The Overtoun Bridge is an arch bridge located near Milton, Dumbarton, Scotland, over the Overtoun Burn. It has gained public attention because of the unusually large number of dogs that have allegedly leaped to their deaths over a number of decades.

The Overtoun Estate is located on a hill overlooking the River Clyde, above the village of Milton and the town of Dumbarton. In 1859, James White, a rich man, bought over the surrounding areas with the purpose of building a mansion there. He intended for it to be a retreat from the busy city streets, and initially acquired 900 acres ; he soon increased this to 2,000 acres. White hired the well known architect, James Smith (Architect 1808 -1863) (father of the infamous Madeleine Smith), to design and construct the house. A farmhouse previously on the site was demolished to build the mansion. Smith died before his work at the Overtoun mansion was completed. The house, built on stone, was completed by one of his work partners. White’s family began living in the mansion in 1862.

In 1884, James White died, and leadership of his family was overtaken by his son John. John moved to the estate in 1891, after losing his mother as well. John White wanted the house to be expanded further, he came to an agreement in 1892 with a local pastor, reverend Dixon Swan, the heir to the adjacent Garshake Farm lands. Under the deal, John White was able to build an expansion to the mansion, consisting of a building to the west, known popularly as the West Drive. The eastern and western sides of the estate were split by a waterfall. To connect the sides, a road was built and the Overtoun Bridge erected.

John White died in 1908, being succeeded by Douglas White, his nephew, as mansion leader. The Great Depression of the 1930s reached the Whites, Douglas White did not wish to live in the country anymore and gave the house to the people of the municipality of Dumbarton.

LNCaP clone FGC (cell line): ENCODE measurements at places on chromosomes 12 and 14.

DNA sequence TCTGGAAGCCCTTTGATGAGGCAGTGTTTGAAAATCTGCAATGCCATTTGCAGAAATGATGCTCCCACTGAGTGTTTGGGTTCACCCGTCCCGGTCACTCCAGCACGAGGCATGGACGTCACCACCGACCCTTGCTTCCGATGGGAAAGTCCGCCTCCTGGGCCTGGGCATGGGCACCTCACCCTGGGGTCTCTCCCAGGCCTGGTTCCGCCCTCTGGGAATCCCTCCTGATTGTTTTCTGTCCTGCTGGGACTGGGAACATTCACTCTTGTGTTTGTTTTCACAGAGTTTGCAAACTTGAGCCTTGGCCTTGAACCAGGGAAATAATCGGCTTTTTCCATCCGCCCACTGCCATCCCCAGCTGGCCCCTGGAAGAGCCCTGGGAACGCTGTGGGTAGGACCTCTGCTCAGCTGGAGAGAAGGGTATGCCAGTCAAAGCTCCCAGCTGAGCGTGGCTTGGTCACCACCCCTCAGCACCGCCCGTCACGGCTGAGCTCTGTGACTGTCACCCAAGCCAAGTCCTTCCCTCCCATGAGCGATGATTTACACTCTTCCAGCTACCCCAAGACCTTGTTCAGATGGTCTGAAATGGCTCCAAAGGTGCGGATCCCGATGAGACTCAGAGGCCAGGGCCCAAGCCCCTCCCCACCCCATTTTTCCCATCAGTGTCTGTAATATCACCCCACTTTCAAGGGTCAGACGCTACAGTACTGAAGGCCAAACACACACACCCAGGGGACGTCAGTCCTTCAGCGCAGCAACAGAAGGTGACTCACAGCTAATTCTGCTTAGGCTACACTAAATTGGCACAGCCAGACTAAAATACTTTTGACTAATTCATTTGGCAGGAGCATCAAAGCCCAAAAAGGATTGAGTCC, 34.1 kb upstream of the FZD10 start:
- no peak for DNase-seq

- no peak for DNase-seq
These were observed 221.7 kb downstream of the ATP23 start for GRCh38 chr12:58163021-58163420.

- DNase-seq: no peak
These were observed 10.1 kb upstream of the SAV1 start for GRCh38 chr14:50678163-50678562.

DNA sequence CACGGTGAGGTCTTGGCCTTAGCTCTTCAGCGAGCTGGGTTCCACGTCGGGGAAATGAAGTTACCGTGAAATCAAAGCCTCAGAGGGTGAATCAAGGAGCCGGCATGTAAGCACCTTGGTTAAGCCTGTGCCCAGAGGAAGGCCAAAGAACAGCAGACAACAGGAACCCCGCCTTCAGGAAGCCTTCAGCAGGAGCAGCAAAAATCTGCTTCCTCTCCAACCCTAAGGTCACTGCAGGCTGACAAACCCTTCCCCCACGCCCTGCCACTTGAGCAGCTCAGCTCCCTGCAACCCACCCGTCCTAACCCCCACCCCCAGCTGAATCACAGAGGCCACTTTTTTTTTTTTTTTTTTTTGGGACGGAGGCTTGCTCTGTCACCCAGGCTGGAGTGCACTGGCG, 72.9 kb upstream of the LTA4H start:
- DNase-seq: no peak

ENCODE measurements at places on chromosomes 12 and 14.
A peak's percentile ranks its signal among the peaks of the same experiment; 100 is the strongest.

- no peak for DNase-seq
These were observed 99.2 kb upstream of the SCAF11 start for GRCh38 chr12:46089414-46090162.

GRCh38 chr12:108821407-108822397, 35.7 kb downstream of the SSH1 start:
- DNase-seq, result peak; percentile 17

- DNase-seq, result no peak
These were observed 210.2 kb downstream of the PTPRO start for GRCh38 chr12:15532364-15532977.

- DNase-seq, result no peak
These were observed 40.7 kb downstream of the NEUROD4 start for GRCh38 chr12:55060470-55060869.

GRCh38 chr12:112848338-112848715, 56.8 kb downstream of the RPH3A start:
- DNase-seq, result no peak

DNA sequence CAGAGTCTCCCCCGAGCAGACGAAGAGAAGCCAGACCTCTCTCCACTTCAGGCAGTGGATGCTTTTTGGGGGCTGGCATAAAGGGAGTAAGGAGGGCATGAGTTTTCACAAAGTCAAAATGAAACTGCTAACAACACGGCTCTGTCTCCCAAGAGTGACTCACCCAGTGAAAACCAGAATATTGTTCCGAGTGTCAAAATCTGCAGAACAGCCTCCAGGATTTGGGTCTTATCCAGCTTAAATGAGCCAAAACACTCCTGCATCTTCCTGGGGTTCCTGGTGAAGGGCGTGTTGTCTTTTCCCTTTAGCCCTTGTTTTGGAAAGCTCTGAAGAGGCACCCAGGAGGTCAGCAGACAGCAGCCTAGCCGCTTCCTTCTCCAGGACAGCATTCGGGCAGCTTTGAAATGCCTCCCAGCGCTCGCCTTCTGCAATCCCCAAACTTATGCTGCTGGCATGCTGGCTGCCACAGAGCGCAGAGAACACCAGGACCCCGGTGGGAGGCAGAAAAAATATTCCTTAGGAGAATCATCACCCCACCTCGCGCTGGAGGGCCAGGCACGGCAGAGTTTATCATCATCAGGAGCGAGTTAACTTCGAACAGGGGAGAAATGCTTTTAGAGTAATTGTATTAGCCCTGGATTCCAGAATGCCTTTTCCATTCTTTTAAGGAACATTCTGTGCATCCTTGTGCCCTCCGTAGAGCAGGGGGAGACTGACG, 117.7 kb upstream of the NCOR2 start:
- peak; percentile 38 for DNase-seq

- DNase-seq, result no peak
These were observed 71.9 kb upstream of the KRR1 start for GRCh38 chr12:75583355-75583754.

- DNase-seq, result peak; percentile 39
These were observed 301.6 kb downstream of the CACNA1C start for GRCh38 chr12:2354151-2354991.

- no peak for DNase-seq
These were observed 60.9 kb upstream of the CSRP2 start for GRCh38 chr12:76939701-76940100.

During World War II, British government had the house’s interior utilities and furniture moved over to London. The house remained mainly isolated, but it was not damaged by the bombings of the nearby Clydeside shipyards.

In 1947, the Overtoun mansion was turned into a maternity hospital, with a fire destroying part of it in 1948. No one died during the fire, however, and the hospital remained in operation until September 1, 1970. In 1975, the British government decided to use the house as base for its Quality of Life Experiment. From 1978 to 1983, a religious group, the Spire Fellowship, utilised the home, and from 1984 to 1994, the estate was used by a group named Youth with a Mission.

The house fell into abandonment soon after Youth with a Mission left the area, but in 2001, a pastor named Bob Hill from Fort Worth, secured the property to build a centre for Scottish youth. Renovations to the house are currently underway to repair extensive damage and to better use the facility. Specifically, the services that will eventually be provided include but are not limited to: Youth Sports/Life Training, Residential Care for Expectant Teenage Mothers, Short Term Care for Mothers in Crisis, Family and Leadership Training, Counselling Centre, and Tearoom and Bed and Breakfast.

It is not known exactly when or why dogs began to leap from the bridge, but studies indicate that these deaths might have begun during the 1950s or 1960s, at the rate of about one dog a month.

The long leap from the bridge onto the waterfalls of the Overtoun Estate almost always results in immediate death. Inexplicably, some dogs have actually survived, recuperated, and then returned to the site to jump again. These dogs are known to the locals of Dumbarton as “second timers.” The dogs have mostly jumped from one side of the bridge, during clear weather, and have mostly been breeds with long noses.

The phenomenon has received international attention, and the Scottish Society for the Prevention of Cruelty to Animals has sent representatives to investigate. David Sexton, an animal habitat expert, discovered there to be mice and mink residing in the underbrush of the bridge. In a test, he distributed odor from all three species in a field and unleashed ten dogs – of the varieties which have died at the bridge – to see which one most interested them. His findings were remarkable. Of the ten dogs tested, only two showed no interest in any of the scents while 70 percent made straight for the mink.